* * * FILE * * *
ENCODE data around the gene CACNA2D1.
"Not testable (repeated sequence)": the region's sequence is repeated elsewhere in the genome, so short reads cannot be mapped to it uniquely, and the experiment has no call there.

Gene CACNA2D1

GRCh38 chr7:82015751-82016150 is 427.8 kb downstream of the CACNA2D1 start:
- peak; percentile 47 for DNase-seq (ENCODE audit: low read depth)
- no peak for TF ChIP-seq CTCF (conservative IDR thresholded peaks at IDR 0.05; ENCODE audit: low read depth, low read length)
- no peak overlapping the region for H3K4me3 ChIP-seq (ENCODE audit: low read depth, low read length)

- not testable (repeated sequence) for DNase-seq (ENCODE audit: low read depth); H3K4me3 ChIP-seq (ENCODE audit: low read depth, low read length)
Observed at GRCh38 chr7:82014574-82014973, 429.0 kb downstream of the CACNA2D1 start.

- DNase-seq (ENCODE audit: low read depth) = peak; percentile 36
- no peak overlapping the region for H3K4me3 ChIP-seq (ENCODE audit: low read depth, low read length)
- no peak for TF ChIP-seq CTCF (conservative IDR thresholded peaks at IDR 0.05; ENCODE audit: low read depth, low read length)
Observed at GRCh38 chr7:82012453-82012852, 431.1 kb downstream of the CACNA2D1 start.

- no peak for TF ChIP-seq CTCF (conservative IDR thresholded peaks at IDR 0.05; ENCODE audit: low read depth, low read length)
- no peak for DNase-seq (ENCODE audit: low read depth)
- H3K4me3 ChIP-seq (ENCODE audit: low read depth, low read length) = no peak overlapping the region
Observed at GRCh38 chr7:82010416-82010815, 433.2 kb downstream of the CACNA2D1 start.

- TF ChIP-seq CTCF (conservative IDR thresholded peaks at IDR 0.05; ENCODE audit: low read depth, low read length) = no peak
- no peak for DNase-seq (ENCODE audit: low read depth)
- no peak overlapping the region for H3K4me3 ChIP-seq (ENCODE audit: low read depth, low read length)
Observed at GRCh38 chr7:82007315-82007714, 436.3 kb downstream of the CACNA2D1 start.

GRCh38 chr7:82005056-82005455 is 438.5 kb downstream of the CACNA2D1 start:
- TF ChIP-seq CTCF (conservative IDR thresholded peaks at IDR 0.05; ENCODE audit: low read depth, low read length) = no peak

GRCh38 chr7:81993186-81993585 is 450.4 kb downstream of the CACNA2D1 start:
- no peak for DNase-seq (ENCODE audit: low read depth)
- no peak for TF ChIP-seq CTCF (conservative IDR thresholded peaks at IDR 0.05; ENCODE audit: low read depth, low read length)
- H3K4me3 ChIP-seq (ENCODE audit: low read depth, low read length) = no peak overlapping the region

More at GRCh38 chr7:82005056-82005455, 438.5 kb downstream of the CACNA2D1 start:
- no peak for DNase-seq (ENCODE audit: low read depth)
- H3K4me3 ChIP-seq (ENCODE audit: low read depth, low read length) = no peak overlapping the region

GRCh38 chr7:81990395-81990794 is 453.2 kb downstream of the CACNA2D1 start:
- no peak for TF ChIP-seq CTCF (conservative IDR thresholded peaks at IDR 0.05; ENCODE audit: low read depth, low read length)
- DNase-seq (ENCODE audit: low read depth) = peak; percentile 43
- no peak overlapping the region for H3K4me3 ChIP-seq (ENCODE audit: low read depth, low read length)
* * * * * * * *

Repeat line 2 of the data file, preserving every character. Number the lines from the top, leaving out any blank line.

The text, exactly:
"Not testable (repeated sequence)": the region's sequence is repeated elsewhere in the genome, so short reads cannot be mapped to it uniquely, and the experiment has no call there.